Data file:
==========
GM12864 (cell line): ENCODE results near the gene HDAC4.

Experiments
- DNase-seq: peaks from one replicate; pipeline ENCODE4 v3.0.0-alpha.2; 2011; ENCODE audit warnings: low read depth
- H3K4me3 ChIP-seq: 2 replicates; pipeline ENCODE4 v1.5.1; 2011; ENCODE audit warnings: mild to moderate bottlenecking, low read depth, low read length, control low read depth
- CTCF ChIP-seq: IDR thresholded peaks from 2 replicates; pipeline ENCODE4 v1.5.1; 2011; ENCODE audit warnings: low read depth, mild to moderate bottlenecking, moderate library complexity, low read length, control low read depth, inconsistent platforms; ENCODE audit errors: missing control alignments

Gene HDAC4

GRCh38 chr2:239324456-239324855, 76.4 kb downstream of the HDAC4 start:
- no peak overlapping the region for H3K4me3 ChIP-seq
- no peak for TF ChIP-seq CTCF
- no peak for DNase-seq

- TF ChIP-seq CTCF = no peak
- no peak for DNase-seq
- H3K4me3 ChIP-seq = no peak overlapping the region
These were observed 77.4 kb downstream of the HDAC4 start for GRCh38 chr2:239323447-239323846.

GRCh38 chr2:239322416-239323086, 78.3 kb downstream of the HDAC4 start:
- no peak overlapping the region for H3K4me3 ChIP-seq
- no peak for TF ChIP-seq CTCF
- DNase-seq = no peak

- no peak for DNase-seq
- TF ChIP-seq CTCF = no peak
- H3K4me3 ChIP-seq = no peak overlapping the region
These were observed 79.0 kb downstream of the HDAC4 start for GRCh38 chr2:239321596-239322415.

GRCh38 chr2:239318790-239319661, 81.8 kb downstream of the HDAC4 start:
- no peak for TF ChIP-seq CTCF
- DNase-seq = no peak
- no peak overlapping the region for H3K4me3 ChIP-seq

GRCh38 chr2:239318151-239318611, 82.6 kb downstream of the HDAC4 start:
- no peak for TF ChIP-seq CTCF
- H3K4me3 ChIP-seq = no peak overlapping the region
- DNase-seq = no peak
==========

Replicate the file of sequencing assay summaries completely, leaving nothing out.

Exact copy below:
GM12864 (cell line): ENCODE results near the gene HDAC4.

Experiments
- DNase-seq: peaks from one replicate; pipeline ENCODE4 v3.0.0-alpha.2; 2011; ENCODE audit warnings: low read depth
- H3K4me3 ChIP-seq: 2 replicates; pipeline ENCODE4 v1.5.1; 2011; ENCODE audit warnings: mild to moderate bottlenecking, low read depth, low read length, control low read depth
- CTCF ChIP-seq: IDR thresholded peaks from 2 replicates; pipeline ENCODE4 v1.5.1; 2011; ENCODE audit warnings: low read depth, mild to moderate bottlenecking, moderate library complexity, low read length, control low read depth, inconsistent platforms; ENCODE audit errors: missing control alignments

Gene HDAC4

GRCh38 chr2:239324456-239324855, 76.4 kb downstream of the HDAC4 start:
- no peak overlapping the region for H3K4me3 ChIP-seq
- no peak for TF ChIP-seq CTCF
- no peak for DNase-seq

- TF ChIP-seq CTCF = no peak
- no peak for DNase-seq
- H3K4me3 ChIP-seq = no peak overlapping the region
These were observed 77.4 kb downstream of the HDAC4 start for GRCh38 chr2:239323447-239323846.

GRCh38 chr2:239322416-239323086, 78.3 kb downstream of the HDAC4 start:
- no peak overlapping the region for H3K4me3 ChIP-seq
- no peak for TF ChIP-seq CTCF
- DNase-seq = no peak

- no peak for DNase-seq
- TF ChIP-seq CTCF = no peak
- H3K4me3 ChIP-seq = no peak overlapping the region
These were observed 79.0 kb downstream of the HDAC4 start for GRCh38 chr2:239321596-239322415.

GRCh38 chr2:239318790-239319661, 81.8 kb downstream of the HDAC4 start:
- no peak for TF ChIP-seq CTCF
- DNase-seq = no peak
- no peak overlapping the region for H3K4me3 ChIP-seq

GRCh38 chr2:239318151-239318611, 82.6 kb downstream of the HDAC4 start:
- no peak for TF ChIP-seq CTCF
- H3K4me3 ChIP-seq = no peak overlapping the region
- DNase-seq = no peak